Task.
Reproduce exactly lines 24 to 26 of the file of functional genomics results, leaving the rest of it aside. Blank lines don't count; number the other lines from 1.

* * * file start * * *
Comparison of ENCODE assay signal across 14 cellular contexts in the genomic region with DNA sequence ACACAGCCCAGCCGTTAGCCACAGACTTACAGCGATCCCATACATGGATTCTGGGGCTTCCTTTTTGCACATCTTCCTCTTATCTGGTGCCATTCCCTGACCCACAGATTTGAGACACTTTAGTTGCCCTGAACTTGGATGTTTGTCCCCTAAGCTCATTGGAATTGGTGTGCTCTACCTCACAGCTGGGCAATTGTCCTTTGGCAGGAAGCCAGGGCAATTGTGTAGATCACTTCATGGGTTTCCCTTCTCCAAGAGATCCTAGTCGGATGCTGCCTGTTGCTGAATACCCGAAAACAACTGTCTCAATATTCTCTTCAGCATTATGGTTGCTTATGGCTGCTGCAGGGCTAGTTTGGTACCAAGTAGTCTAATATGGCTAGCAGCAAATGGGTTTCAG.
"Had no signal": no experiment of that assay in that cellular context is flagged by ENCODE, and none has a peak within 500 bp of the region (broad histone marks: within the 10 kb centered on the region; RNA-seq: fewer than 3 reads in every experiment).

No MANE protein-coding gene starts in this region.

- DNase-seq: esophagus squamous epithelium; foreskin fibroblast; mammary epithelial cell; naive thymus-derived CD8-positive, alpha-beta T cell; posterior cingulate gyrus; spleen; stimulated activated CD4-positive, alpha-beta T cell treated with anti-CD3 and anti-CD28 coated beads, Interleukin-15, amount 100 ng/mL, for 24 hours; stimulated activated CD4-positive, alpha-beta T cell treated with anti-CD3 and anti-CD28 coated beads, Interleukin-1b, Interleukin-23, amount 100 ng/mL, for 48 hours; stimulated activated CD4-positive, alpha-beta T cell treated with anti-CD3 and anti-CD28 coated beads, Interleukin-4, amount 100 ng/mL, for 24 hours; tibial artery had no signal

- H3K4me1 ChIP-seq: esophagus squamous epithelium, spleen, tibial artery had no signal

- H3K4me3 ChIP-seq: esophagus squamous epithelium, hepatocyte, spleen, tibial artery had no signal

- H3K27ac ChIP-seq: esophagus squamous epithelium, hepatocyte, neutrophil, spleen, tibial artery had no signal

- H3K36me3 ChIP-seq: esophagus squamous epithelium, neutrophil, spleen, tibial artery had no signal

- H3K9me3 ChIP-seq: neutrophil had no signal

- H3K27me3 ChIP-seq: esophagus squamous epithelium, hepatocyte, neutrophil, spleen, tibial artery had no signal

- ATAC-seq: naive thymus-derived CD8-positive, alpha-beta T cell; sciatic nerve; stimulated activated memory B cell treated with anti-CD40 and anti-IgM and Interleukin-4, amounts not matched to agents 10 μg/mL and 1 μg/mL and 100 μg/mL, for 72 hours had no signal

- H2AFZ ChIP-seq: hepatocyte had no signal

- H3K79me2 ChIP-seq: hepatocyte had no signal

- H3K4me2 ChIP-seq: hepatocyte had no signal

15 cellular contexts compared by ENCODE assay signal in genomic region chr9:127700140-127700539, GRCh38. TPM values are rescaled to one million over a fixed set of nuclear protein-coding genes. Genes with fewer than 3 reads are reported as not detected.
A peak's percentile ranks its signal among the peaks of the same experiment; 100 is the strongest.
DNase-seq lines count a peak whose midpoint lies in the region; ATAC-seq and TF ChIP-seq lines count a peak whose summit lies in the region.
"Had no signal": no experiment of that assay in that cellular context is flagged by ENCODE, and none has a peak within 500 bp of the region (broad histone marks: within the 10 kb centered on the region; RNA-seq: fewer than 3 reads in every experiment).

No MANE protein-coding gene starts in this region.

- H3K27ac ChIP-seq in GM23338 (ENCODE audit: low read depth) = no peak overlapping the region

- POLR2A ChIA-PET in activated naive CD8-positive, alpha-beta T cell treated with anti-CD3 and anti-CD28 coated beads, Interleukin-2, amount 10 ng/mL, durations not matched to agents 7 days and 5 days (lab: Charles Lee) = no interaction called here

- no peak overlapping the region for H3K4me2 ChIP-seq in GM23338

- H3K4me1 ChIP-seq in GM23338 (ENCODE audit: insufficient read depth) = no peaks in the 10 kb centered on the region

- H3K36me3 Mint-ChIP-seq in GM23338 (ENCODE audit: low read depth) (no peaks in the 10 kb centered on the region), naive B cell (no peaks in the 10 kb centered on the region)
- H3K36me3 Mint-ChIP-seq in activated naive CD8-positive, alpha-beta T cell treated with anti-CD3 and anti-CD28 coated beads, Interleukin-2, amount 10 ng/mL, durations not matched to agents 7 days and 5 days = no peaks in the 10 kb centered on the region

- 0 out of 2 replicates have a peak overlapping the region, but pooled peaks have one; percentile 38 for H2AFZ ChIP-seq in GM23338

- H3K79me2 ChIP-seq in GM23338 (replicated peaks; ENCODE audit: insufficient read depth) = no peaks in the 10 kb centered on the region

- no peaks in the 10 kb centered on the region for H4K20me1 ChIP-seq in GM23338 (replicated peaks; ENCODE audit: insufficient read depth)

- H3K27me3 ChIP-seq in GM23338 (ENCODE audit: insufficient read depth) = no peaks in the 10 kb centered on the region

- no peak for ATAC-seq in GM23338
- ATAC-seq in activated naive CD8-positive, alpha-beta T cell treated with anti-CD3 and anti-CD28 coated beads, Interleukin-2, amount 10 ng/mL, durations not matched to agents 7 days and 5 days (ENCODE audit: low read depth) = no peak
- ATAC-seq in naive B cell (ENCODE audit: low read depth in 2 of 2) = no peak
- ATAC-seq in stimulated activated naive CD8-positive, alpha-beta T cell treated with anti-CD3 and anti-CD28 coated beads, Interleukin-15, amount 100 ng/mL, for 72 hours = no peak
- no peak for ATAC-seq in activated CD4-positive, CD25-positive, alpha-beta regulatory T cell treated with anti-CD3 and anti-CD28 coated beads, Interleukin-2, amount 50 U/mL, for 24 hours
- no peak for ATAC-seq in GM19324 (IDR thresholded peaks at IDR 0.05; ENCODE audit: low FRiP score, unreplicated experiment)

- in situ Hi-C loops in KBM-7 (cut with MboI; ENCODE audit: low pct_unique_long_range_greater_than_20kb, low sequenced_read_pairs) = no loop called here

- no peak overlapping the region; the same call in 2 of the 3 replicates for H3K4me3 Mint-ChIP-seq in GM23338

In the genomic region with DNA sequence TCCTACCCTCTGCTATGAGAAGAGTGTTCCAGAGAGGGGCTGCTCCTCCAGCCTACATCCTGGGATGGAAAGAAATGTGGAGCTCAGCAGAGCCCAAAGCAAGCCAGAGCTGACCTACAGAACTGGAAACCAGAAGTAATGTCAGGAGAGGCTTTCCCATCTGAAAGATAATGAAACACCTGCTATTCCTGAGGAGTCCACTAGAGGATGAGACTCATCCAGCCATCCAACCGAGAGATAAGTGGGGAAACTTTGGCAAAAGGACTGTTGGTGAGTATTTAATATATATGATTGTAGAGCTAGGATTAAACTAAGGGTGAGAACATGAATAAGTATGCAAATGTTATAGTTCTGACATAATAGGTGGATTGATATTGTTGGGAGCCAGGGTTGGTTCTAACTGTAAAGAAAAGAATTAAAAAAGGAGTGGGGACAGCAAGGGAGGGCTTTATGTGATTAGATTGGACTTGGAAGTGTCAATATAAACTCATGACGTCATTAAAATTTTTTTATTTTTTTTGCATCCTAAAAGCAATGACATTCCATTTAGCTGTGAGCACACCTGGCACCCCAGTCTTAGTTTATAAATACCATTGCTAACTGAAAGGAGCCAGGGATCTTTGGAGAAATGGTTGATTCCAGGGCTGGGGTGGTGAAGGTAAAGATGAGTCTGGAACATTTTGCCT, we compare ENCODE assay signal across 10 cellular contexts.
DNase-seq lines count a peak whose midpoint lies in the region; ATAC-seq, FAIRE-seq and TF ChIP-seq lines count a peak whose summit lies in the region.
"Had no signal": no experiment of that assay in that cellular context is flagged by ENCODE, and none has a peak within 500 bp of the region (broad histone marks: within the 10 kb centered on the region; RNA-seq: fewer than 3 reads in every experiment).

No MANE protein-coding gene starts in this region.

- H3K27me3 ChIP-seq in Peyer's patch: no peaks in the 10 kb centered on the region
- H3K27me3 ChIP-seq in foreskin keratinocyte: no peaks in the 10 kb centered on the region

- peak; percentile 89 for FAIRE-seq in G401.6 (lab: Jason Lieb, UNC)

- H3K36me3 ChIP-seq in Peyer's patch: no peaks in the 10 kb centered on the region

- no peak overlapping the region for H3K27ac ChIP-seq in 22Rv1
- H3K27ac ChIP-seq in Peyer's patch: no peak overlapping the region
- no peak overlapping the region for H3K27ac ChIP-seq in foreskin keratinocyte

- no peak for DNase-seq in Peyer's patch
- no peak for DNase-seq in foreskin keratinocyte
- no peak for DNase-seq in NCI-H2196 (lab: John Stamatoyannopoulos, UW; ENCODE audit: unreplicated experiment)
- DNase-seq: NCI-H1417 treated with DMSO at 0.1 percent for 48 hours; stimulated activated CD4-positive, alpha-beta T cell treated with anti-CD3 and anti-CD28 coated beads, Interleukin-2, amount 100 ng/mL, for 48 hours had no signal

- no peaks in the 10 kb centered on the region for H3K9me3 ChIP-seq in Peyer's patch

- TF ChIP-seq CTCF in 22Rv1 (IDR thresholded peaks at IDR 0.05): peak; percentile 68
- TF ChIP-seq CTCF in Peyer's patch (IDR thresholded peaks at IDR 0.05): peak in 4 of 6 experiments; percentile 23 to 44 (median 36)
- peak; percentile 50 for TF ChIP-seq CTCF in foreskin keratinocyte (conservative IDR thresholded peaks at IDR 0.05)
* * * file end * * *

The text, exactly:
- H3K36me3 Mint-ChIP-seq in GM23338 (ENCODE audit: low read depth) (no peaks in the 10 kb centered on the region), naive B cell (no peaks in the 10 kb centered on the region)
- H3K36me3 Mint-ChIP-seq in activated naive CD8-positive, alpha-beta T cell treated with anti-CD3 and anti-CD28 coated beads, Interleukin-2, amount 10 ng/mL, durations not matched to agents 7 days and 5 days = no peaks in the 10 kb centered on the region

- 0 out of 2 replicates have a peak overlapping the region, but pooled peaks have one; percentile 38 for H2AFZ ChIP-seq in GM23338